For most overseas Americans, the right to vote is their primary means of participating in the American democratic process. Civilian voter turnout overseas has increased steadily in recent years: overseas Americans have historically had higher voter participation rates than their state-side counterparts (typically representing 3+% of all votes cast). In a population currently estimated by the State Department at 7.6 million (the equivalent of the 13th state), this means that the overseas vote is a crucial component of every American election.
Military and overseas voters still, however, face obstacles in casting their ballots and having them counted. Despite overall improvement in the ballot request and return process (most overseas voters now use some form of electronic method to request their ballots), the Overseas Vote Foundation 2014 Post Election Voter Survey showed that 25% of respondents could not vote because they received their ballot too late or not at all (up from 22% in 2012); and confusion persists as to filing requirements (e.g. witness signatures) and process (e.g. use of the FWAB). In all, the survey found a 5.4 increase in the number of respondents reporting that they were unable to complete all the steps in the overseas voting process as compared to survey results in 2010 and 2012.
What still needs to be done?
All overseas voters’ ballot requests must clearly apply to all elections in the year. Among those who reported not using the Federal Post Card Application (FPCA) to request a ballot, 29.2% explained “I thought I was still registered”. This points up an unexpected problem stemming from the MOVE Act’s elimination of a clause that defined the validity of the official FPCA voter registration/ballot request form for overseas and military voters as two General Election cycles. Since MOVE (Military and Overseas Voter Empowerment Act), voters must register again every year for all elections to be held in that year.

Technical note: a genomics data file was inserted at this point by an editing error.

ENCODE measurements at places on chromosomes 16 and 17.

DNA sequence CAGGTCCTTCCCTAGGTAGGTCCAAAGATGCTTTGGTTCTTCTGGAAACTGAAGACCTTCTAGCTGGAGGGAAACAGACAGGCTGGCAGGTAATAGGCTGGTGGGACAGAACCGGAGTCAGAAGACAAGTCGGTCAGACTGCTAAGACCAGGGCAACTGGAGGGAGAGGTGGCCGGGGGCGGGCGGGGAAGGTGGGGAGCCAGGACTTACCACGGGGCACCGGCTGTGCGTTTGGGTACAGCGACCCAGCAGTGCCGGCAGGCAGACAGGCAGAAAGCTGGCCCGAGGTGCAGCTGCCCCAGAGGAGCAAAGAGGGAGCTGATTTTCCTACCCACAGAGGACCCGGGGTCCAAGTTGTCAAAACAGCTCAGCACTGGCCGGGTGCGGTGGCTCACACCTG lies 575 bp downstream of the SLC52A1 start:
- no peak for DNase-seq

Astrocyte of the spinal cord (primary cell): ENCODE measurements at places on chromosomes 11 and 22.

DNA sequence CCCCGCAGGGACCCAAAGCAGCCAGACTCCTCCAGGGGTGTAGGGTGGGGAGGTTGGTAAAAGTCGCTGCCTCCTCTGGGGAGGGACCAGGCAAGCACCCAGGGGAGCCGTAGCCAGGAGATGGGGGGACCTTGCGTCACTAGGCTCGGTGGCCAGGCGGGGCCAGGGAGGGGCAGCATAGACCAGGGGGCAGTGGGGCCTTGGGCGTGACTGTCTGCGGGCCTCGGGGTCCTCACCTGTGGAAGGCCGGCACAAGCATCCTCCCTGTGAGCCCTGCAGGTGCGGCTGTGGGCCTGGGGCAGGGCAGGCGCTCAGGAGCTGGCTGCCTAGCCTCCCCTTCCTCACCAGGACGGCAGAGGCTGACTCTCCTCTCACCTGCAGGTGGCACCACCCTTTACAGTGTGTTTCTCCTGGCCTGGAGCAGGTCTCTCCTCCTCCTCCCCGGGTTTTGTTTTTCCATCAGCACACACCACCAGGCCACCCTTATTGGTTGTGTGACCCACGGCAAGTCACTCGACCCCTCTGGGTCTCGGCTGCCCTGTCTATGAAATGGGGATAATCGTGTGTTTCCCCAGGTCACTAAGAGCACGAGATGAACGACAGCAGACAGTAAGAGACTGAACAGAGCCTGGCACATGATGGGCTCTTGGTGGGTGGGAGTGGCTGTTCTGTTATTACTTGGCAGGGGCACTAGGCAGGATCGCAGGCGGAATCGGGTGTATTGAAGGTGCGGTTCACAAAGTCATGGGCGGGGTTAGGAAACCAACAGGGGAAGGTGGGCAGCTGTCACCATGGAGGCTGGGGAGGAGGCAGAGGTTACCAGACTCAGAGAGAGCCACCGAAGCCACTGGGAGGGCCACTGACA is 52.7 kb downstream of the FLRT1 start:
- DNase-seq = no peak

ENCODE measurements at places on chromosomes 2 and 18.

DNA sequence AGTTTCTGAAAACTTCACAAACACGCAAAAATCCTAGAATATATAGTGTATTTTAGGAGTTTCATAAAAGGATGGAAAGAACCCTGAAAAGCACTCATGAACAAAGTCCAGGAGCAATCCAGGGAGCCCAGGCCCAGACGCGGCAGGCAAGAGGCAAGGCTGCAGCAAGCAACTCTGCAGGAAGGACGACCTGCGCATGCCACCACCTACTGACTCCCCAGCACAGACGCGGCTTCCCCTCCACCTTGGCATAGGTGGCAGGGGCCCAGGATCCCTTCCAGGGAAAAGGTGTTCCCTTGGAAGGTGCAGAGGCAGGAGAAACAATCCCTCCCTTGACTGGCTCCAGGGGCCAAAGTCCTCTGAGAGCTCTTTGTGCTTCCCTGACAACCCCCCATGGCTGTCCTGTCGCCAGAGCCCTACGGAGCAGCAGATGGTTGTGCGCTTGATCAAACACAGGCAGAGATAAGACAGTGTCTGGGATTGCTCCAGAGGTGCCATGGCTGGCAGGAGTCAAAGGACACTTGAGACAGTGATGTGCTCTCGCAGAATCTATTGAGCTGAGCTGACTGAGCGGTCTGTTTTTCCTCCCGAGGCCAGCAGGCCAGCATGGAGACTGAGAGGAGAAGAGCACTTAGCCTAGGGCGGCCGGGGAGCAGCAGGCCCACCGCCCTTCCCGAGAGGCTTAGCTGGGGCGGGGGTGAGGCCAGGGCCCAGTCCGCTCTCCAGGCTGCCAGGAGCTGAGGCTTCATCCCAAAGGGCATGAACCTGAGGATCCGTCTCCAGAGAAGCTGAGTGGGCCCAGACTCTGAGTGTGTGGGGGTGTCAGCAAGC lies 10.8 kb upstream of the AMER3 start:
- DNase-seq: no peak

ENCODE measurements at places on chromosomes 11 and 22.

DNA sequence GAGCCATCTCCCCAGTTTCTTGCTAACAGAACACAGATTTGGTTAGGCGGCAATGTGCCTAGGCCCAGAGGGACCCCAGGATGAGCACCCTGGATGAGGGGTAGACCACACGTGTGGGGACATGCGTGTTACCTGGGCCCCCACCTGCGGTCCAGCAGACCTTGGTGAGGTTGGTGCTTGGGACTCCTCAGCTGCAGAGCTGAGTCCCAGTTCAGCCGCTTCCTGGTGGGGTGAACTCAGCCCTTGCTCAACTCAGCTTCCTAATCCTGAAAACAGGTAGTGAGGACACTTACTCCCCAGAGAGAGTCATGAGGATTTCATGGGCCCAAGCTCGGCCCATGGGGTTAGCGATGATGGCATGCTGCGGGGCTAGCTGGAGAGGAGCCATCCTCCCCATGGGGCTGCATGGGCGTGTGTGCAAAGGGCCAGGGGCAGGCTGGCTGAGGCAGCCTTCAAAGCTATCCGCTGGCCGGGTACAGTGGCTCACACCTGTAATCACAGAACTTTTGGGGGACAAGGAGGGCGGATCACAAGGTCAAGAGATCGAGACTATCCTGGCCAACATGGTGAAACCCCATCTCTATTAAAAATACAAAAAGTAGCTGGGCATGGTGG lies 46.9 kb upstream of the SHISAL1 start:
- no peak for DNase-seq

Some states continue to send ballots without requiring this step; elsewhere, the validity of the FPCA varies significantly across election jurisdictions: some election officials interpret the ballot request as applying to even run-off and special elections in the calendar year, while others say voters should request ballots individually for each election. Voters do not know whether their FPCA form keeps them registered beyond one calendar year in their state or for one single election. And voters may move from the first kind of state to the second, and be caught unaware that they will not receive a ballot for a special election in the event of the death or resignation of a legislator.
In addition, to avoid possible disenfranchisement in the event of special emergency elections, the period between announcement of the elections and receipt of all ballots should be uniformly fixed at 60 days.
American citizens who do not meet state residency requirements should have the right to vote in federal elections in all states and the District of Columbia at the legal voting residence of their U.S. citizen parent(s). Today, thirty states and the District of Columbia explicitly enable Americans who cannot satisfy state residency requirements to exercise their constitutional right to vote in federal elections.